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Retreat to Perth: the occasional breakdown can bring a surprising day

19 July 2011

At 7 30am Southern Cross was foggy and, well, desolate. Any vehicular activity had been a couple of hours earlier when the miners headed off to work pre-dawn.

I buy a polystyrene cup of the worst coffee in memory and wait by the side of the road for a ride with my small bag and matching 16” wheel.

I’m hitching.

After 10 minutes, coffee gone, a concrete mixer truck rumbles by and then mysteriously stops 100 yards down the road. I run on down. It’s about to take off again but the driver winds down the window, we have a chat and they can take me to the next town, an hour down the road.

I’m catching a ride with a 4.5 cubic metre concrete mixer.

Peter, cheery and talkative, and Richard, glum and less than perky, make room and we trundle off. Actually it’s got some real grunt.

In the next hour I find out a few things. Seems they’ve sussed me out, discussing something in some foreign language and decided they can take me through to Perth, the truck is brand new, it’s a delivery from Sydney, they’ve been on the road 81 hours, although they have stopped for a few sleeps, Southern Cross being last on the list.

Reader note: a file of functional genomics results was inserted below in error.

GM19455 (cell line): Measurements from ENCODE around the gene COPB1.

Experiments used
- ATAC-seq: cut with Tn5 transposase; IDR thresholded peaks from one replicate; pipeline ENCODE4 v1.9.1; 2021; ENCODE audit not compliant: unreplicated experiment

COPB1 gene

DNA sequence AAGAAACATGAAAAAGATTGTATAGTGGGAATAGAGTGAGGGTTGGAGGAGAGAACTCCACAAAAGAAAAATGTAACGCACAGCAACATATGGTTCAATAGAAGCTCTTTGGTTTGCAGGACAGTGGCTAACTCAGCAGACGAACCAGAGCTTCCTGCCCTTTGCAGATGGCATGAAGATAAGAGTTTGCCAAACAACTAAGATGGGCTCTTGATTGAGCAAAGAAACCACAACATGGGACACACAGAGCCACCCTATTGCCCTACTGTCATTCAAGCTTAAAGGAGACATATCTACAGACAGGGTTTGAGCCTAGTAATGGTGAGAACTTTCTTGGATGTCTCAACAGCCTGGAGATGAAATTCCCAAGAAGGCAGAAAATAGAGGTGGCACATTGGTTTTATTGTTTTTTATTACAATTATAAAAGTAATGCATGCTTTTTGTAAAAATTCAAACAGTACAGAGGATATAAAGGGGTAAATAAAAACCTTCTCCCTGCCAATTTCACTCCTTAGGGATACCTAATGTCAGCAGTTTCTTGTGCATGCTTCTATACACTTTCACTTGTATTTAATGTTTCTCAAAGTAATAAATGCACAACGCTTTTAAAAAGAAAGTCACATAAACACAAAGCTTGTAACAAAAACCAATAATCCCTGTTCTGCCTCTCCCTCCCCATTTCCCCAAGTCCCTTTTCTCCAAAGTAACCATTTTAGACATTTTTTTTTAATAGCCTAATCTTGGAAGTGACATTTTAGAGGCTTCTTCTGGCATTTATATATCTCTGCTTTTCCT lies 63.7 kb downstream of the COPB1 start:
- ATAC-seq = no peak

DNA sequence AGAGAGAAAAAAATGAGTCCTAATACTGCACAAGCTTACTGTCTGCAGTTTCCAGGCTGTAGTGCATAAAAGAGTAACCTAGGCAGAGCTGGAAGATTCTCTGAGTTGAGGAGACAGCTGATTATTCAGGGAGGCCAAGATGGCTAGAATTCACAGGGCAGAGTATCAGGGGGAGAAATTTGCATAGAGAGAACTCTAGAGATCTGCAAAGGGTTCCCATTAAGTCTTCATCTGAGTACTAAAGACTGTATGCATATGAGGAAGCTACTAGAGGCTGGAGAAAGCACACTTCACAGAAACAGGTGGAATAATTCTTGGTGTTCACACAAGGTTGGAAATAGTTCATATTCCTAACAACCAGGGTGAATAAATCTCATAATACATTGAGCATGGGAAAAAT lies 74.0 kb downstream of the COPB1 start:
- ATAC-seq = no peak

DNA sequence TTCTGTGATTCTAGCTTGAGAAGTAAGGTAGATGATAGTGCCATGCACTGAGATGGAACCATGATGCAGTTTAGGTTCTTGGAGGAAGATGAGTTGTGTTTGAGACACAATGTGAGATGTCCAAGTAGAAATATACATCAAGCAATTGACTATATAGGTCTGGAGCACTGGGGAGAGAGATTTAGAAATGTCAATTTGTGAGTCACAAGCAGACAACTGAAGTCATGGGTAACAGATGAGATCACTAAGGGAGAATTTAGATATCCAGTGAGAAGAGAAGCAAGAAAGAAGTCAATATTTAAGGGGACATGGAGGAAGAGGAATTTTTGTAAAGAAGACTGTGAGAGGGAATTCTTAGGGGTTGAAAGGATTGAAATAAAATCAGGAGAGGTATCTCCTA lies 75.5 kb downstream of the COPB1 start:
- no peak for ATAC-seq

They’d actually stopped to take a few photos of mining equipment, not essentially for my benefit, still it worked out well, Richard had that early morning problem, we discover his alarm was set, still on Sydney time, for 12 40pm. Peter registers astonishment at that.

We talked on about the merits of long distance bike riding but the boys didn’t see too many, they remained unconvinced.

We stopped for breakfast at a small town park with the ubiquitous amenity, the free outdoor barbeque, it’s not a town if it doesn’t have at least one of those, Peter grabbing a few groceries, to add to what was in the eski: 2 dozen eggs, same number of sausages, a kilo of backstraps etc.

A second mixer turns up and helped us devour a tasty, if slightly too large, feast, then Peter drags in a stray wandering by, “Any mustard?”

So, singing along to “Ballarina Girl” by Lionel Ritchie, in fact the whole greatest hits, then, to balance it, Dolly Parton, “Who?”, says Richard, that allowed a vivid explanation by Peter, that’s how I spent my time with two Lebanese concrete mixer drivers as we bounced our way to Perth.

Then there was time to make my way to, in my opinion, the only decent bike shop in Perth for tourers with bike problems, (I’ve heard the old one over in South Street, Freo ain’t too bad either), Guildford Cycles, a bit out of the way, some leg work of a different style to which I’m accustomed recently required, but at least Destry knows bikes, has a huge supply of spares, he had equipped my bike with a Philipines style reflector setup on my exit from Perth 6 weeks ago, and while he didn’t have my particular, unique, sealed bearings in his box of spares, he rang the bearing shop and arranged a decent deal from a place that did. I just have to get over to the obscurely positioned warehouse tomorrow. And he cleaned up the hub and axle.

And, for the second time I dropped by, refused to accept any recompense, rather, offered me a cup of coffee.

It’s about karma, to paraphrase the bloke.

See, there are, occasionally, decent people left in the world.

I’ve had a day of them. Thanks again everyone.